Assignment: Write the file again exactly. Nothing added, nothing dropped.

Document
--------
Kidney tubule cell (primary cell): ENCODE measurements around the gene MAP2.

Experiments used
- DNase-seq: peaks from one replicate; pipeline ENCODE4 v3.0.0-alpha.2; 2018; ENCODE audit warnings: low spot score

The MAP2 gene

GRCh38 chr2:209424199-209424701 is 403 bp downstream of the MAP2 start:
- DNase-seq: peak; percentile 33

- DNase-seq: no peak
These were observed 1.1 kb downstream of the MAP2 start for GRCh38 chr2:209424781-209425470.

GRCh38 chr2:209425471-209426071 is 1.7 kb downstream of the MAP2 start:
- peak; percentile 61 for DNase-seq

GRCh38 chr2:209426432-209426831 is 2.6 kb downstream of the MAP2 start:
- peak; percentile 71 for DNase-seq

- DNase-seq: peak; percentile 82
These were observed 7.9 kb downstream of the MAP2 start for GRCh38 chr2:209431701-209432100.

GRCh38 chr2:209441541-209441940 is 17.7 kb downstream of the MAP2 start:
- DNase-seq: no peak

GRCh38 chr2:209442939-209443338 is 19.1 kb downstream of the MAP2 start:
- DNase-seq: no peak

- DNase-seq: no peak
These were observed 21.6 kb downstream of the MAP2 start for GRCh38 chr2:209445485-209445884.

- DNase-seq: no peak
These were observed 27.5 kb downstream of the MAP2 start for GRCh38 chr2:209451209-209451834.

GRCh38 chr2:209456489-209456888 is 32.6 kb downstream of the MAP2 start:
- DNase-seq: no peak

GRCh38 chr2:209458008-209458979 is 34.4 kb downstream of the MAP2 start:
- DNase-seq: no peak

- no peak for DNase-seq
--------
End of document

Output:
Kidney tubule cell (primary cell): ENCODE measurements around the gene MAP2.

Experiments used
- DNase-seq: peaks from one replicate; pipeline ENCODE4 v3.0.0-alpha.2; 2018; ENCODE audit warnings: low spot score

The MAP2 gene

GRCh38 chr2:209424199-209424701 is 403 bp downstream of the MAP2 start:
- DNase-seq: peak; percentile 33

- DNase-seq: no peak
These were observed 1.1 kb downstream of the MAP2 start for GRCh38 chr2:209424781-209425470.

GRCh38 chr2:209425471-209426071 is 1.7 kb downstream of the MAP2 start:
- peak; percentile 61 for DNase-seq

GRCh38 chr2:209426432-209426831 is 2.6 kb downstream of the MAP2 start:
- peak; percentile 71 for DNase-seq

- DNase-seq: peak; percentile 82
These were observed 7.9 kb downstream of the MAP2 start for GRCh38 chr2:209431701-209432100.

GRCh38 chr2:209441541-209441940 is 17.7 kb downstream of the MAP2 start:
- DNase-seq: no peak

GRCh38 chr2:209442939-209443338 is 19.1 kb downstream of the MAP2 start:
- DNase-seq: no peak

- DNase-seq: no peak
These were observed 21.6 kb downstream of the MAP2 start for GRCh38 chr2:209445485-209445884.

- DNase-seq: no peak
These were observed 27.5 kb downstream of the MAP2 start for GRCh38 chr2:209451209-209451834.

GRCh38 chr2:209456489-209456888 is 32.6 kb downstream of the MAP2 start:
- DNase-seq: no peak

GRCh38 chr2:209458008-209458979 is 34.4 kb downstream of the MAP2 start:
- DNase-seq: no peak

- no peak for DNase-seq